In this part of the world it doesn’t take long to spot the problem with international aid to Africa. Or maybe I should rephrase things. In this part of the world it doesn’t take long to spot the problem with British aid to Africa. In the past decade Britain has pumped millions of pounds into new governments in Uganda, Ethiopia and Rwanda. A new breed of leader has been welcomed with the financing they needed to rebuild governments, states and institutions.
Only Messrs Museveni, Meles and Kagame turned out to be not quite so progressive as first though. Museveni abolished term limits so that he could stay in power. Meles had to rely on police marksmen to shoot dead dozens of unarmed protesters after flawed elections in 2005. And Kagame pocketed British cash while sending his soldiers into someone else’s civil war in the Democratic Republic of Congo.
Don’t take my word for it. The select committee on international development raised questions about this aid a couple of years ago. It looked at all these examples and, while pointing out the difficulties of helping states as they emerged from conflict, concluded:
DFID should ensure that it is not excusing wrongful acts as aberrations in an otherwise successful development partnership.
So what on earth has DfID – the Department for Internation Development – got itself involved with in Somalia. British cash is being used to prop up an unpopular government accused of human rights abuses and of blocking the delivery of humanitarian aid. Money is being used to equip, train and pay a police force, which is run by warlords and militia leaders and packed with their men.
You don’t need to know much about Somalia to know that Abdi Hasan Awale Qaybdib might not be the man you want running a police force. Fifteen years ago he was battling US and UN forces in Mogadishu. He was a key target of US forces as they detained lieutenants of Mohamed Farrah Aideed in the run-up to the Black Hawk Down episode. Then two years ago he was put on the US payroll to battle Islamist militias, as part of a warlord coalition that brought only misery to Mogadishu. A short time later he was arrested in Sweden on suspicion of genocide but later released.
Not great credentials for a man supposed to be running a civilian, community policing service. And no-one really believes his police force is anything other than a counter-insurgency outfit.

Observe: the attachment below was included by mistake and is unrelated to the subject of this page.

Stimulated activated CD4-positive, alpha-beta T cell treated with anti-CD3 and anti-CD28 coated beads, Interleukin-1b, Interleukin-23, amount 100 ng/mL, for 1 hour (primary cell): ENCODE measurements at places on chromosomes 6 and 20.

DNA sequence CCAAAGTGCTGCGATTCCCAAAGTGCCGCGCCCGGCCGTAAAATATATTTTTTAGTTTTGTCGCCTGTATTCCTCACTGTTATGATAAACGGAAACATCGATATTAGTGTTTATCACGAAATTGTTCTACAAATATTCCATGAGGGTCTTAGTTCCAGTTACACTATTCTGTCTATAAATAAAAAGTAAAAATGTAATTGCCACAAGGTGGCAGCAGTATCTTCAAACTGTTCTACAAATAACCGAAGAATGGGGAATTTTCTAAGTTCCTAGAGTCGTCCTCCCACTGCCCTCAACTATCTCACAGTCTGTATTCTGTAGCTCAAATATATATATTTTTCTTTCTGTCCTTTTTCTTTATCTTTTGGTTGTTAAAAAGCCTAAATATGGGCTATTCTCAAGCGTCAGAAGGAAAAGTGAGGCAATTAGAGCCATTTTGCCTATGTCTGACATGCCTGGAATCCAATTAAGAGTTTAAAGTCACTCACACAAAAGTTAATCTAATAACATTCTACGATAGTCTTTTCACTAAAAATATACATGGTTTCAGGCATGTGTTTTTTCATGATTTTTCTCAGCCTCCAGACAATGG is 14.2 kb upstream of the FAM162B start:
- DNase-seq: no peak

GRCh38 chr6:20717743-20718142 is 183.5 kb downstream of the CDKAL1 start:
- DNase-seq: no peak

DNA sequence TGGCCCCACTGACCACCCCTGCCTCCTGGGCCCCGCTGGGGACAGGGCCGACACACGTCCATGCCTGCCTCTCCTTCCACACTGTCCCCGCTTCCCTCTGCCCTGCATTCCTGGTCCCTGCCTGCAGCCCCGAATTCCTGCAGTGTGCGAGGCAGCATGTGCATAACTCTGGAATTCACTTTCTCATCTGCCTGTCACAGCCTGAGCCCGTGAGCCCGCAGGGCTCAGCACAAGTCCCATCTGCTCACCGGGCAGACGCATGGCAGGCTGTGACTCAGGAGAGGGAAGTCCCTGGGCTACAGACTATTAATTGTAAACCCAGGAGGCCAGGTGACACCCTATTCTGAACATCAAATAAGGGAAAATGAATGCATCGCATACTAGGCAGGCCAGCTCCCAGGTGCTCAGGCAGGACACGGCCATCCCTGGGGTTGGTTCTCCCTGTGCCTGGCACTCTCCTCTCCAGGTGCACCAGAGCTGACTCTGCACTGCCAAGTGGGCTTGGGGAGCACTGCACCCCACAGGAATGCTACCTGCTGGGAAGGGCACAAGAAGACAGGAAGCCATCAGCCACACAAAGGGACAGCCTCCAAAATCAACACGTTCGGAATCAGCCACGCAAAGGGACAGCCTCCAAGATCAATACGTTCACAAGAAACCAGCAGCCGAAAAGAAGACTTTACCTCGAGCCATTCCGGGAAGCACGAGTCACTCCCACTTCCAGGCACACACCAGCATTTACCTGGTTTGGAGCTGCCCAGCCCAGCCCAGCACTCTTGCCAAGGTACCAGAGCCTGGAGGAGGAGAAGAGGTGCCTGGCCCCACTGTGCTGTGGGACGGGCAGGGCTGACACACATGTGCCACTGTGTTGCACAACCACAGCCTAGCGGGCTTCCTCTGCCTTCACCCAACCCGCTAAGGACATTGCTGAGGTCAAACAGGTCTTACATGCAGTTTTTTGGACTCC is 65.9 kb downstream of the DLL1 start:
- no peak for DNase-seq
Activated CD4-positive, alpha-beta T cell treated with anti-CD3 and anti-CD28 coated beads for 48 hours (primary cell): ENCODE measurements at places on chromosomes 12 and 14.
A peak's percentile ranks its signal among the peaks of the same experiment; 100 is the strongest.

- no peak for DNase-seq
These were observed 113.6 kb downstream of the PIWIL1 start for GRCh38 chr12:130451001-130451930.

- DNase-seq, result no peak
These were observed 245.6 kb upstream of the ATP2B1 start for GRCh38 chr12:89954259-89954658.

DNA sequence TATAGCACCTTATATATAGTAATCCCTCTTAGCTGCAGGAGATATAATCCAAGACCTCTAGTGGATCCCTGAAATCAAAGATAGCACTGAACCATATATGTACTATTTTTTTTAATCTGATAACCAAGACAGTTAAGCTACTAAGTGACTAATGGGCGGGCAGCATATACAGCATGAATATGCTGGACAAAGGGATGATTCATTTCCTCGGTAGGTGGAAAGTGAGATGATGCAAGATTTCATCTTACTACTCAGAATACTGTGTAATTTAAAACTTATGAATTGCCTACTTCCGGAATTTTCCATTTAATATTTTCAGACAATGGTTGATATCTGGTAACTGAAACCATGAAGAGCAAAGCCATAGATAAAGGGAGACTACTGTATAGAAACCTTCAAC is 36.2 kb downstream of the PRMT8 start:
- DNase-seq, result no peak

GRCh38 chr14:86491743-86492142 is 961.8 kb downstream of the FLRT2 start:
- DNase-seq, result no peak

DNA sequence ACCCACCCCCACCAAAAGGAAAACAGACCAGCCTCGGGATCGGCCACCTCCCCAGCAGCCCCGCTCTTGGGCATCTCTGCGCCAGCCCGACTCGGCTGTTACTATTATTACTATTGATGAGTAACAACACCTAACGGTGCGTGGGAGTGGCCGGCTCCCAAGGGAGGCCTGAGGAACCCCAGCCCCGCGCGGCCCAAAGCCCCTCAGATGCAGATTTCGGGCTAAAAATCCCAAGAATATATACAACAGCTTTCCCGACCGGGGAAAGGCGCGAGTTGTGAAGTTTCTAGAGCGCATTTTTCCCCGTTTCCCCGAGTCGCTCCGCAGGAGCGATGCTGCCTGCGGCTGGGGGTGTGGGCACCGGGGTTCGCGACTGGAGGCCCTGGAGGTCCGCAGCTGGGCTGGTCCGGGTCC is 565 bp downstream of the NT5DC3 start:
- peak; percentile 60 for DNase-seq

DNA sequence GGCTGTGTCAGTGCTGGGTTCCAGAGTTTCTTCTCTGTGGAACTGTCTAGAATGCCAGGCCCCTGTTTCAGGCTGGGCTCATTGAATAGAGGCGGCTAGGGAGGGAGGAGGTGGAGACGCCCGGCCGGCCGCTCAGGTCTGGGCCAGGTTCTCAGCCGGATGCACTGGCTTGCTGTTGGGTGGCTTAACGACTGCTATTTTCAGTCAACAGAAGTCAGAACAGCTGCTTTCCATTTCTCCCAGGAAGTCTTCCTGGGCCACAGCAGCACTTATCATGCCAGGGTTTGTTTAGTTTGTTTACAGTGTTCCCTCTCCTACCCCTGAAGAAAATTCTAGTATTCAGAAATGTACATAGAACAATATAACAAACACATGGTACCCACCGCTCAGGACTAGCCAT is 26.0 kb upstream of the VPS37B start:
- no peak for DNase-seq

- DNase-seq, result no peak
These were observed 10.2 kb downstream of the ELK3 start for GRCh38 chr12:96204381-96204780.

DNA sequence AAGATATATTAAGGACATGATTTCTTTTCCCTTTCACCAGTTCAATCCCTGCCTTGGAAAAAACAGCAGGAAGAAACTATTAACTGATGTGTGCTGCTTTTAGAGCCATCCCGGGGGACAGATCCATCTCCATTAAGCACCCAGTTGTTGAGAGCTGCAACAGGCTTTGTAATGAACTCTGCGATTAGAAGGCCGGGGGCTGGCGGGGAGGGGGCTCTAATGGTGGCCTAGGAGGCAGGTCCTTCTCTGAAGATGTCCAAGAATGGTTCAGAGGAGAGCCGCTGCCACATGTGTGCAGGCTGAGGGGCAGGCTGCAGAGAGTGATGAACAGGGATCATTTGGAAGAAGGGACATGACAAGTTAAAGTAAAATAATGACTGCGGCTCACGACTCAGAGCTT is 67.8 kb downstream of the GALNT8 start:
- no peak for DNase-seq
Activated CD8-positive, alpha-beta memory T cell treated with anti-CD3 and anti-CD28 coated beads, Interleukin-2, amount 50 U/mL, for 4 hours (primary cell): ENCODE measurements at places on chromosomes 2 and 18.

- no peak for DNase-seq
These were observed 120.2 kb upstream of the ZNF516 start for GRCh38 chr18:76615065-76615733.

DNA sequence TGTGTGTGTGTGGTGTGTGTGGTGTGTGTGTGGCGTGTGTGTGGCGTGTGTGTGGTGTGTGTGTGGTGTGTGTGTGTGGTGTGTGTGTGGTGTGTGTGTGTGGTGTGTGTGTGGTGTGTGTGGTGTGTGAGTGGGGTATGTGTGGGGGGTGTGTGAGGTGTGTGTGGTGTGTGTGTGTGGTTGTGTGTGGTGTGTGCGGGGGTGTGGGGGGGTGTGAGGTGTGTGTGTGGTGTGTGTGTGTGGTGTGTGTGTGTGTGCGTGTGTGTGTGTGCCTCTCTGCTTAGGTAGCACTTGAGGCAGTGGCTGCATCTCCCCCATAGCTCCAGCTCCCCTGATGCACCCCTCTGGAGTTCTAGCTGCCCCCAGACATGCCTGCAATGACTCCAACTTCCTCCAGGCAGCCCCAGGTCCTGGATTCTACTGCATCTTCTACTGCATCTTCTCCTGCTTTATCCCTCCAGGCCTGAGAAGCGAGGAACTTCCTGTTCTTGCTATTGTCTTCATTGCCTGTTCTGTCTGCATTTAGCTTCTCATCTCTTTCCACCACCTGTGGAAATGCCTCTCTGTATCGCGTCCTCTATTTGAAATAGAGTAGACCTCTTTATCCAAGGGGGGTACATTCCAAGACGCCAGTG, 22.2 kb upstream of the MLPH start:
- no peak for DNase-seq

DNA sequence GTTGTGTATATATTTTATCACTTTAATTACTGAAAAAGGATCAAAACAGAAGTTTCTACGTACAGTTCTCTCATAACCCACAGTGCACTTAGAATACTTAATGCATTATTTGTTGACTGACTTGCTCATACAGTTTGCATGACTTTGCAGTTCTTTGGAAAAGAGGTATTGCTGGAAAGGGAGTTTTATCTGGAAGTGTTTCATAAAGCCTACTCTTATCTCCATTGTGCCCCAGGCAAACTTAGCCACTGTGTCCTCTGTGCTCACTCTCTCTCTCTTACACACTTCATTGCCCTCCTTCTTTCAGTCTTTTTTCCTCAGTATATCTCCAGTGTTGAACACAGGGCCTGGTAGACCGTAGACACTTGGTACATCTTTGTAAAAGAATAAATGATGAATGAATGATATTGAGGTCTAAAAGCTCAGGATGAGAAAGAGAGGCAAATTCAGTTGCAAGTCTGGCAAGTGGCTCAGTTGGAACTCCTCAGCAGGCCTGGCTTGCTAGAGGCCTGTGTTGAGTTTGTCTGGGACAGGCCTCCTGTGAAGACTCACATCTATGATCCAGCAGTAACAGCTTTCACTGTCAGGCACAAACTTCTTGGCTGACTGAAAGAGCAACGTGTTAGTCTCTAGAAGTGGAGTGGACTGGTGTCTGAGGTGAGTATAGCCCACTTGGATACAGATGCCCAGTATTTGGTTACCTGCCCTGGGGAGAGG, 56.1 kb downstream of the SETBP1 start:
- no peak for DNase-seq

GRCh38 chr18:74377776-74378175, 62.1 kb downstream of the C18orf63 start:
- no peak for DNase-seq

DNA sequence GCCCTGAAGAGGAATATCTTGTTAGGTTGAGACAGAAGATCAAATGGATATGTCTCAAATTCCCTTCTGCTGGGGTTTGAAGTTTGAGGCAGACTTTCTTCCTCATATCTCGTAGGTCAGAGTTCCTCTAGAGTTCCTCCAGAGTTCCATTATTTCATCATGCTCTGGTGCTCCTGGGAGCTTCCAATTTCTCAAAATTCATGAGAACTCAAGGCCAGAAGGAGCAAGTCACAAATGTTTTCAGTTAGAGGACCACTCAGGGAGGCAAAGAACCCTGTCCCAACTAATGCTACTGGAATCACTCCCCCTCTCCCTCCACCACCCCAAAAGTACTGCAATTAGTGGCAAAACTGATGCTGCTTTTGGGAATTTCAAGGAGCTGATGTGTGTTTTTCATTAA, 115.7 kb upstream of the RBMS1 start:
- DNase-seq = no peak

Funding a military operation would breach DfID’s own rules. The department is supposed to spend money only on “poverty reduction” and military spending is outlawed.
So what’s going on? The argument is broadly that donors have to work with whoever is available. To rule out gunmen, warlords and gangsters in Somalia would mean the international community would have to turn its back on the country altogether just as it is sliding into famine. For my story I spoke to countless aid workers and diplomats who said things like: “We know there are problems but there is little we can do about it. There is no plan B.”
Yet there are some astonishing breaches of commonsense in Somalia. The police wear a khaki uniform making it impossible to distinguish them from the other militias and government security arms. Odd for a supposedly civilian police force. The reason? That’s what Somalia’s police chiefs wanted. As a donor said to me: “Without Somali ownership nothing will get done.”
That view was not unanimous. Another diplomat said: “Whoever made the decision to give them military uniforms should be sacked immediately.”
It seems in the rush to apply standard developmental thinking no-one has remembered that this is Somalia. Policies are being implemented that would have been risky in fragile states emerging from war, the Ugandas, Rwandas and Ethiopias. But Somalia is no longer a fragile state or even a failed state. It is a post-failed state, with its own mechanisms and institutions for survival. These institutions – the warlords and their militias predominantly – are now exploiting the cash that is arriving in bucketloads to maximise their positions ahead of the expected collapse of the Transitional Federal Government. The latest report by the UN’s monitoring group on Somalia spells out the concerns and warns that donors are not monitoring where their cash is going. On the security sector it says:
The transformation of the security organisations of the TFG such as the Somali Police Force into clan-based forces armed with weapons obtained from caches and from the demobilisation programme defies national objectives, and those behind the transformation can be viewed as active spoilers of the reconciliation process.
Helping Africa’s impoverished countries to develop is fraught with difficulty. Security is one way to kickstart things. But in areas where it is impossible to monitor whether pick-ups have been “technicalised” – turned into battlewagons sporting heavy machineguns – there has to be a plan B. Aid Effectiveness – Opening the Black Box, by Bourguignon and Sundberg (2007), frames the question and suggests an answer (with thanks to Siphoning Off a Few Thoughts):
How should aid be given if policy and governance quality is very weak, and the
risk of resource diversion is high? These are often some of the worldâ€™s poorest countries.
Clearly need must also be an important allocation criterion. For these fragile states, aid
must be managed differently, possibly bypassing government to channel resources
directly to end users through reliable NGOs, and/or limiting aid to humanitarian
There is a plan B, but it seems that DfID with its dogmatic attachment to channelling cash through governments can’t see it.